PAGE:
Two Cultures

Update item information
Title Saga of the Sanpitch Vol 30
Subject Pioneers
Description Stories and poems about early Southern Utah Pioneers
Publisher Snow College
Date 1998
Type Text
Format application/pdf
Language eng
Rights Management Snow College
Holding Institution Snow College
ARK ark:/87278/s6vh5m0s
Setname snowc_sts
Date Created 2005-03-01
Date Modified 2005-03-01
ID 326508
Reference URL

Page Metadata

Title Two Cultures
Description eventually spread through the territory from south of Provo to Long Valley in northern Arizona. Black Hawk, the Ute Indian Chief after whom the conflict was named, discontinued confrontations with the whites in 1867, but it was not settled until a peace treaty was signed in 1868 in Ephraim. Even though this treaty was signed, there were still skirmishes in the Uintah Basin until 1872. Although they had been invited to settle the San Pete Valley by none other that Ute Chief Walker, there had been an uneasiness between the Utes and white men from the time they arrived in 1849. The white men built fences, barns and claimed land as their own. To the Utes, who had always roamed free, this was an intrusion. The white men had been invited to teach the Utes how to farm, but they were not ready for this way of life, nor did they like it. They felt when they took a cow or a horse or crops from the field, they were merely taking their share of what was produced on their land. Also, the slave trade between the Utes and Navajos with Mexico had been stopped, thus eliminating a source of income. A smallpox epidemic in the winter of 1864-65 had taken many Indian lives, not the least of whom was Chief Arapeen, father of Chief Yenewood-wood, better known as Jake Arapeen. The Utes blamed the white man for bringing this sickness to them. As for the white settlers they felt they were being harassed by the Indians who would not try to farm and become self-sufficient. It was a clash of cultures that could not be resolved and grew worse each year as more white families moved to the Sanpete Valley. A group of white men, led by John Lowry, Jr., and Indian braves, led by Jake Arapeen were meeting in Manti on First West, just north of First South, Sunday, April 9th, to discuss the disappearance of some livestock the white men wanted the Indians to return. Instead of solving their problems, an altercation between John Lowry Jr., and Jake Arapeen occurred and the two men had to 107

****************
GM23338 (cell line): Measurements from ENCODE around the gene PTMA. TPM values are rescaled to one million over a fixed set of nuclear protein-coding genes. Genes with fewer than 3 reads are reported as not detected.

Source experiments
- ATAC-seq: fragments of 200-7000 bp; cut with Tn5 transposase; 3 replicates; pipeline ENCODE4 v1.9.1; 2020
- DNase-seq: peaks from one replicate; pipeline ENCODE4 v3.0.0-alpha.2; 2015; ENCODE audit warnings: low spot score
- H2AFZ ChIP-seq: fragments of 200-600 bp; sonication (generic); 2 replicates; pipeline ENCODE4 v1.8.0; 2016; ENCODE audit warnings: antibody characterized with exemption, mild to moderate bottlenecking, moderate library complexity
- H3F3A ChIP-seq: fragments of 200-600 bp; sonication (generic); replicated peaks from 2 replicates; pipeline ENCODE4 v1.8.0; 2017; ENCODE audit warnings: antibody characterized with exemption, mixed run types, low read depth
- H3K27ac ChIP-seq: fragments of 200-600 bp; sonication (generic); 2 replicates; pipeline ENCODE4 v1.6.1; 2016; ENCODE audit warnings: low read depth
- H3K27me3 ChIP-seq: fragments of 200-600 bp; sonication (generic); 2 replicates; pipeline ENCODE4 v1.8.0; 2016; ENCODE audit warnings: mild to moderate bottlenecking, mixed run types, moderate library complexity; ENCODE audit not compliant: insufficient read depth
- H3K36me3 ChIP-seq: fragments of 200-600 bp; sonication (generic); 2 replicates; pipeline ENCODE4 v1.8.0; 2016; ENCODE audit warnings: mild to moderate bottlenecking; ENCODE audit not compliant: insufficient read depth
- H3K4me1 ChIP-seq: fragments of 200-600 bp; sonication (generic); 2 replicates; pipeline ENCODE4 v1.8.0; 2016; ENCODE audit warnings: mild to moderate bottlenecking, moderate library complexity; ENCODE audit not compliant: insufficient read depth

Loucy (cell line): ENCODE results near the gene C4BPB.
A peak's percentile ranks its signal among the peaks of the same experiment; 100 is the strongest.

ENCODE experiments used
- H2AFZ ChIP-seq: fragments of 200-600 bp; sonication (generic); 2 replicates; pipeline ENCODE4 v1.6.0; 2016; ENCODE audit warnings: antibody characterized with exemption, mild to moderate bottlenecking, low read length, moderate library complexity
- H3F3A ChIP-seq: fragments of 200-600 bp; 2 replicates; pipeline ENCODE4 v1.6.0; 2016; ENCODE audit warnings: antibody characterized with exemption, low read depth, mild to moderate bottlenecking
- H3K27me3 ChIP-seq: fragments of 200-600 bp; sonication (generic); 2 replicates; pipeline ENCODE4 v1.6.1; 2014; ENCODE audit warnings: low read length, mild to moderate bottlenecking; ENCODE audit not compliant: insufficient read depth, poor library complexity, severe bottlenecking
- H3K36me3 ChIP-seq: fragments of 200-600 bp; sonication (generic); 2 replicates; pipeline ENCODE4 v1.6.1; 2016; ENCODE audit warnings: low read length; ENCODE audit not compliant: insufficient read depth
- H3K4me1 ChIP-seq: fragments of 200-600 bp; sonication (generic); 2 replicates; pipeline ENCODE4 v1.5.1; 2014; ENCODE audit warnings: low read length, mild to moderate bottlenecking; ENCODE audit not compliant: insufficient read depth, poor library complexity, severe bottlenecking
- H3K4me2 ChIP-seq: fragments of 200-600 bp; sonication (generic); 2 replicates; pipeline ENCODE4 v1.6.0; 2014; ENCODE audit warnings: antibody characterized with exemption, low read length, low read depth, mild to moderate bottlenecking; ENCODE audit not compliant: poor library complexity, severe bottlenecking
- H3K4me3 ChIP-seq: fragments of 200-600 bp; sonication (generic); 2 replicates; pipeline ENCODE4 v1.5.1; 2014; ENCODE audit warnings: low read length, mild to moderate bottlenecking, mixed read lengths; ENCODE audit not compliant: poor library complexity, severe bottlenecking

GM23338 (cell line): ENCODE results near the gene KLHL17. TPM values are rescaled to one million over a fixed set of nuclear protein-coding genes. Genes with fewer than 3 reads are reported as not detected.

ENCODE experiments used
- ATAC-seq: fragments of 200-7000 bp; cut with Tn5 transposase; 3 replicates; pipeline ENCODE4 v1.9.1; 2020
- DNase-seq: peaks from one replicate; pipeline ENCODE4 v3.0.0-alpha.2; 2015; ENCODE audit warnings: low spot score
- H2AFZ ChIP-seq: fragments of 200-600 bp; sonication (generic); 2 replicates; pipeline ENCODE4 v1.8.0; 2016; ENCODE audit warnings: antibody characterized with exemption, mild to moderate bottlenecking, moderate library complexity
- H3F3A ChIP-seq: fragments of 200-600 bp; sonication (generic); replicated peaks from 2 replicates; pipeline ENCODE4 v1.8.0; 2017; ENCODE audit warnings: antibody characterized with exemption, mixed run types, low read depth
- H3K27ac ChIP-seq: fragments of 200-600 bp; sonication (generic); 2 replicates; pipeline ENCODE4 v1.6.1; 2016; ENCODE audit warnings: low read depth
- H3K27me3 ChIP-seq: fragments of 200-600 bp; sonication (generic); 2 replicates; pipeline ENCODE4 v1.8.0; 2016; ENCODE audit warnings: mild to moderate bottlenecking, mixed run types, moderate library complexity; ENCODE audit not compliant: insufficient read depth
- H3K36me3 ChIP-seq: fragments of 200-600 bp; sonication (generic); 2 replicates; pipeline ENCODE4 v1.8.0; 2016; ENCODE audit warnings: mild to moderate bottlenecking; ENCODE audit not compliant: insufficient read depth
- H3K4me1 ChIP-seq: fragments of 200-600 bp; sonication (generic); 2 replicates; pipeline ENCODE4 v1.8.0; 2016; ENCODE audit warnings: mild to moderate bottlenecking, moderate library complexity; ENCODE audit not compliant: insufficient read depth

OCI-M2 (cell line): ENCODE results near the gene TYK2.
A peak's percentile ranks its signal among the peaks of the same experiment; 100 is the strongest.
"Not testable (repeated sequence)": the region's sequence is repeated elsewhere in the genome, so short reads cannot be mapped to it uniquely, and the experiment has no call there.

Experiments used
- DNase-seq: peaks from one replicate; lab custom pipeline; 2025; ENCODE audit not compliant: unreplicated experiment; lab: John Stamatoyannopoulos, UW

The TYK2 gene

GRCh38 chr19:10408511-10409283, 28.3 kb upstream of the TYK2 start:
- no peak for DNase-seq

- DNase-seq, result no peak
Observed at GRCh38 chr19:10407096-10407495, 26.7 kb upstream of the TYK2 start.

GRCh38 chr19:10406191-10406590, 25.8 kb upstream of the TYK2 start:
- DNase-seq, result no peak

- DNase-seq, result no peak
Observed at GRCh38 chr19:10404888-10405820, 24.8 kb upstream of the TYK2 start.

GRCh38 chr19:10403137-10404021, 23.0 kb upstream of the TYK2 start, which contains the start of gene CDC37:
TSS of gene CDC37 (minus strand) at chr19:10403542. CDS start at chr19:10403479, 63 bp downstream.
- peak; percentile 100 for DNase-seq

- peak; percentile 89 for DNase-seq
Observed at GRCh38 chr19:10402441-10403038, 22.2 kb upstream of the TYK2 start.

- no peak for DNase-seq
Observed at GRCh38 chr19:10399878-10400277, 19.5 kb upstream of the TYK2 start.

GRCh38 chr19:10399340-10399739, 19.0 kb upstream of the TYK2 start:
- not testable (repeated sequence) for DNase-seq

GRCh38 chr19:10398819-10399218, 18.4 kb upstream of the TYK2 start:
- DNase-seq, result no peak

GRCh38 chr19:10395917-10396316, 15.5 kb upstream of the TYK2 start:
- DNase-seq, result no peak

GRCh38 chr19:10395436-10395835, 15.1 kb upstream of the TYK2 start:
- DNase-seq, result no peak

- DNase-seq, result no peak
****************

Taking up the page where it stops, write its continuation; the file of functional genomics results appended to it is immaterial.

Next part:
Format application/pdf
Identifier 117_Two Cultures.jpg
Source Saga of the Sanpitch Vol 30
Setname snowc_sts
Date Created 2005-02-23
Date Modified 2005-02-23
ID 326503
Reference URL